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OPINION: For a table of 18, senior aide ranks governors groups

PIERRE -- As Nathan Sanderson, director of policy and operations for Gov. Dennis Daugaard, finished his budget presentation Wednesday morning, a frank question arose.

PIERRE - As Nathan Sanderson, director of policy and operations for Gov. Dennis Daugaard, finished his budget presentation Wednesday morning, a frank question arose.

Sen. Jeff Partridge, a Republican from Rapid City, wanted to know whether governors associations were worthwhile.

The query came from halfway down the long double table of 18 lawmakers. These 15 Republicans and three Democrats comprise the Legislature's appropriations committee.

Every day of legislative session (and in many years, including this one, even the day before session began) they meet in Room 362.

To get there, head down an off-hallway. Then pass through a thick wood door, its top half thick glazed glass with the committee's name black-lettered on it.

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That puts you in a waiting area. From there, two more thick doors await. They lack glass, so better soundproofing.

Wednesday morning, before the meeting officially began, all the doors were closed. But people came and went. Signs said a private briefing was in progress.

The room opened a few minutes before eight. The governor's office topped a long list of state-government offices, bureaus and departments whose budgets appropriators rule.

As Sanderson wound down, Partridge asked about the governors associations.

"Are they worth it?" Partridge wondered. "Would there be other ones you recommend a new governor go to?"

Sanderson listed three Daugaard's been in.

The National Governors Association was "obviously bipartisan," he said.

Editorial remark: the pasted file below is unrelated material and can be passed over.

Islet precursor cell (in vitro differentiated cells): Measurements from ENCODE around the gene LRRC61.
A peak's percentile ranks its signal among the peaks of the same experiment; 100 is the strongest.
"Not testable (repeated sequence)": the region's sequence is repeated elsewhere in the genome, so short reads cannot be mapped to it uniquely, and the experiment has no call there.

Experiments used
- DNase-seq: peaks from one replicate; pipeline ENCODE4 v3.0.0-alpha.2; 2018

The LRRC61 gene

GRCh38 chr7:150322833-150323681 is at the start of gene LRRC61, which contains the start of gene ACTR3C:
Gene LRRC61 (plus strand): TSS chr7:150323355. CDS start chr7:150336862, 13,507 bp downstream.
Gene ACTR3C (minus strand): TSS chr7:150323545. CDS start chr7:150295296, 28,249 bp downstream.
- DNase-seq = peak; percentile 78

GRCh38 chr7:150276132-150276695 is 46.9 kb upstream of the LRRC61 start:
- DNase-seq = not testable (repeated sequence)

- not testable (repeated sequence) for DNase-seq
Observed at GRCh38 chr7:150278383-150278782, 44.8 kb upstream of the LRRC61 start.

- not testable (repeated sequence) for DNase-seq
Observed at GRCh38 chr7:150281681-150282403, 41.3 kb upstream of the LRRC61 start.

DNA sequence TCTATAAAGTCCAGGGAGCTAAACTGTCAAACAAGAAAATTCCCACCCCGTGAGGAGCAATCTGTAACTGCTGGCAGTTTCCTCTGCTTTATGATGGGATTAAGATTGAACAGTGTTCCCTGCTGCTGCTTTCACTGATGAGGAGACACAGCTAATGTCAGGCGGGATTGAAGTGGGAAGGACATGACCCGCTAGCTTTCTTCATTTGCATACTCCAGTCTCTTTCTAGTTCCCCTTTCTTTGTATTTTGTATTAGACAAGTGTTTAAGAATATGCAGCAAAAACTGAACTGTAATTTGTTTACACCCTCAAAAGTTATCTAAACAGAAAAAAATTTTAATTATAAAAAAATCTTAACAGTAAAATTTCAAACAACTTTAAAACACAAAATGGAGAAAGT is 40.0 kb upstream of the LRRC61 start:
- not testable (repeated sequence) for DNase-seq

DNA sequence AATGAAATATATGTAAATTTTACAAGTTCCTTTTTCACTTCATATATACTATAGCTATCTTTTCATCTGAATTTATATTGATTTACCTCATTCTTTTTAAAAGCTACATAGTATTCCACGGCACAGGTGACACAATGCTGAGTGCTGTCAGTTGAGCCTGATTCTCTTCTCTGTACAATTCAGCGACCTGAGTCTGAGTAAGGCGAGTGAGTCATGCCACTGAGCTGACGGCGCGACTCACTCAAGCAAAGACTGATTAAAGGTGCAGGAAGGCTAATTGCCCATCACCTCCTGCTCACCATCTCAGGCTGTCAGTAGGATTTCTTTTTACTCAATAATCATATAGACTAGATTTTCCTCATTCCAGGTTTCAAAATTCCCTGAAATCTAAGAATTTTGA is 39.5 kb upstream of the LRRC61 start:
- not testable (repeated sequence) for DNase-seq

NGA "provides a lot" on policy and information, he said, such as how to run an office, starting in year one, and each year after.

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There's even advice about governing while seeking re-election, Sanderson said.

Next was the Midwest Governors Association. Daugaard withdrew in 2012, according to Sanderson.

"We didn't see as much value in that organization as we did in others," Sanderson said.

Third came the Western Governors Association. Sanderson called WGA "probably the best regional governors association in the country."

Daugaard currently is chairman. "It's a very federalist-type organization," Sanderson said.

WGA's emphasis on workforce issues was valuable, he said. Just the afternoon before, Daugaard spent a chunk of his State of the State speech talking about that topic.

NGA covers 50 states and five groups of U.S.-governed islands. WGA represents 19 states, basically all of America's west, stretching over land and sea from Alaska to Hawaii.

MGA lists 12 states, ranging from Ohio to Kansas. South Dakota remains one, Daugaard's withdrawal notwithstanding.

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Sanderson recommended staying in NGA, remaining in WGA and thinking over whether to re-join MGA.

Then Sen. Terri Haverly spoke up.

Haverly, a Republican, is vice president of Rapid City Economic Development Partnership. Its 2017 chairman was Rep. David Lust.

She said people whose working lives, whether for three months or all year, are centered on South Dakota's Capitol don't always recognize value in governors associations.

She mentioned a conference recently held in another state. The talk there, she said, often was about workforce needs.

"He's not just attending these meetings," she said. "This is very, very helpful to our state."

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